What does it feel like to be a billionaire?
Simple question - what does it feel like to be a billionaire? From the looks of Bill Gates, it clearly makes you want to get a terrible haircut. From Mark Zuckerbag's attitude, it's a terrible burden and makes you into a terrible human being. But what's it like from their perspective? These billionaires (and those who work closely with them) give their opinions below on what it feels like to actually have billions of pounds in their account...
Ziad K Abdelnour, Wall Street Investor & Financier, Pres.& CEO Blackhawk Partners - "They have a lot in common with homeless people"
Given the nature of my business, I am often asked by friends how does it feel like to deal with billionaires on a daily basis and what really makes them tick. Understanding after all the billionaires psyche is key in unlocking potential not seen anywhere else.
Well for a start…let me tell you that the main thing I realised after starting dealing with billionaires a decade ago is that billionaires tend to be really good at understanding systems of value creation and placing themselves into those systems more effectively than anyone out there.
Billionaires tend in fact to view the world as a tangibly fungible place. They see the world and want to move the puzzle pieces entirely around. They look for the faults in the ecosystem and identify massive holes and what could be added to fully capture that value. Then they spend about 10 years maniacally attacking the gap, organizing people, recruiting and generally creating a “cult”. They create a bible so to speak of values and ideas that bundle together in such an appealing way to attract the smartest people around (aka the future millionaires).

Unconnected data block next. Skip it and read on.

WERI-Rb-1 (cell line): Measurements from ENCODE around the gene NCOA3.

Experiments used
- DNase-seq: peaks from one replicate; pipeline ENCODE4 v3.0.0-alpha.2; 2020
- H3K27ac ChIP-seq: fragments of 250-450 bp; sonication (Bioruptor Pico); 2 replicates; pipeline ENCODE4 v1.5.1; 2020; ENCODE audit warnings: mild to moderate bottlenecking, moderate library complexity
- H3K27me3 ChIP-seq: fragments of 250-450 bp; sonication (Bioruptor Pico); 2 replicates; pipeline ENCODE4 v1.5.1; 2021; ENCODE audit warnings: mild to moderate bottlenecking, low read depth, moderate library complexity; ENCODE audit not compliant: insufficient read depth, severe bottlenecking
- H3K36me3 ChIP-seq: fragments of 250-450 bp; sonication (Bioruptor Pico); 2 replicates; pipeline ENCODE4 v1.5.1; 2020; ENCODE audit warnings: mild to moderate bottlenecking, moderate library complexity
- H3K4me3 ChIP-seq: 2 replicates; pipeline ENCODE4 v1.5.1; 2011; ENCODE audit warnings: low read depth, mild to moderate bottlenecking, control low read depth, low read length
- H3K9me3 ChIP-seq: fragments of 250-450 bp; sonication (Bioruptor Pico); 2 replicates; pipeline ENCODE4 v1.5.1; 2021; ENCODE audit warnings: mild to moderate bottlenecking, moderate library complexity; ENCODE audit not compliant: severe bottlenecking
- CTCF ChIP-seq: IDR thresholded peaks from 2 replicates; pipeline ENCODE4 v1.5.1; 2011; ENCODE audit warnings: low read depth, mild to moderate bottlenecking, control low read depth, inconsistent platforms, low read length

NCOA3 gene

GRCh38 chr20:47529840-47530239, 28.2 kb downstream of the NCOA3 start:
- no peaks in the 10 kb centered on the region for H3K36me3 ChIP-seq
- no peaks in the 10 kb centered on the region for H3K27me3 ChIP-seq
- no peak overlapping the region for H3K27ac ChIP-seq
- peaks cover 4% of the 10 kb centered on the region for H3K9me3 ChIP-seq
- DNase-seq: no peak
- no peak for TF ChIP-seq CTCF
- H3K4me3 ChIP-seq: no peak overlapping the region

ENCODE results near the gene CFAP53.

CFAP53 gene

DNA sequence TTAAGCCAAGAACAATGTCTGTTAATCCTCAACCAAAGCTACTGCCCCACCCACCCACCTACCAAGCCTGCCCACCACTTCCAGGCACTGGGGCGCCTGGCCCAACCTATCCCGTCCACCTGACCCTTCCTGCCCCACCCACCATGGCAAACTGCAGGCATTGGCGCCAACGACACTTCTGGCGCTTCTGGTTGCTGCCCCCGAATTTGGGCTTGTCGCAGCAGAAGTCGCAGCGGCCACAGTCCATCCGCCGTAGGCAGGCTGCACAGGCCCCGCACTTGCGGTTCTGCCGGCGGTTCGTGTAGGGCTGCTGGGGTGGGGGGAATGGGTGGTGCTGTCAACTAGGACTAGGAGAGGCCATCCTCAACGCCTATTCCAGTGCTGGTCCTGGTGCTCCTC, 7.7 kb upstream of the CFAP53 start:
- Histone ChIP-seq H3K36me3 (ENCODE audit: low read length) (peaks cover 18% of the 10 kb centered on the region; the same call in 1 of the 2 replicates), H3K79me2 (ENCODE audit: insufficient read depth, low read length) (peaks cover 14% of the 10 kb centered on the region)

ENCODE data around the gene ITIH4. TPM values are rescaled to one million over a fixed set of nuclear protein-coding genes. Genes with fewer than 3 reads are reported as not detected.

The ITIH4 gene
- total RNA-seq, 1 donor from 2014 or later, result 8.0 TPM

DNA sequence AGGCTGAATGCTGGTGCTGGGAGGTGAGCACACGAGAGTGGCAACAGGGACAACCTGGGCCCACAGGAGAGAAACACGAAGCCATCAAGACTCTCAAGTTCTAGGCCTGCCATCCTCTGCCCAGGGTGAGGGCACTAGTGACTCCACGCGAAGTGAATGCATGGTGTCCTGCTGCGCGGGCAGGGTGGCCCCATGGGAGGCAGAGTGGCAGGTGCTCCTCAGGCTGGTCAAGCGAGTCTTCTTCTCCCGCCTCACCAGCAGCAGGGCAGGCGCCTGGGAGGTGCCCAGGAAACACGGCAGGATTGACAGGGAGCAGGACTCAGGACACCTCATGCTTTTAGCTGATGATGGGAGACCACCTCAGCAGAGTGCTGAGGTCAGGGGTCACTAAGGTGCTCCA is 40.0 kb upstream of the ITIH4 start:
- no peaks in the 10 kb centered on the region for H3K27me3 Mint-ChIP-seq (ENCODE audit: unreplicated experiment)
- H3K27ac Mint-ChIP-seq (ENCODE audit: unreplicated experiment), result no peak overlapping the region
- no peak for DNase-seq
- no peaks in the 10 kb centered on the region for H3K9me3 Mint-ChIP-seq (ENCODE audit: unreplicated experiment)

The billionaires I know don’t look forward to the weekend. They don’t drink. They work from 5am to midnight everyday including weekends. They don’t socialize with friends and they often mix friends and work. It’s all one big chain that supports their vision of the future and tying up the value. This is a different internal programming than most people have out there.
What do you do if you live in Trent, Michigan today? The auto plants around you are closing. It’s tough to be a billionaire potential person in that environment, but 100 years ago in 1912 it was actually possible. Ask the Ford family about this. So overall, location, timing, industry and proximity can be a major factor that comes into play. Tech is what’s happening now, but other industries happened before. 1950s Texas oil well drilling, 1910s autos Michigan, 2010s Silicon Valley. There is much to discuss, but the mindset pieces are the key and are universal.
So what to make of it all?
Well, I see billionaires having 3 types of focus
1) Inner/self: a keen sense of where you want to go, and self discipline to get there.
2) Empathy and the ability to inspire others.
3) Awareness of where the greater world is going, and what can be done to shape it.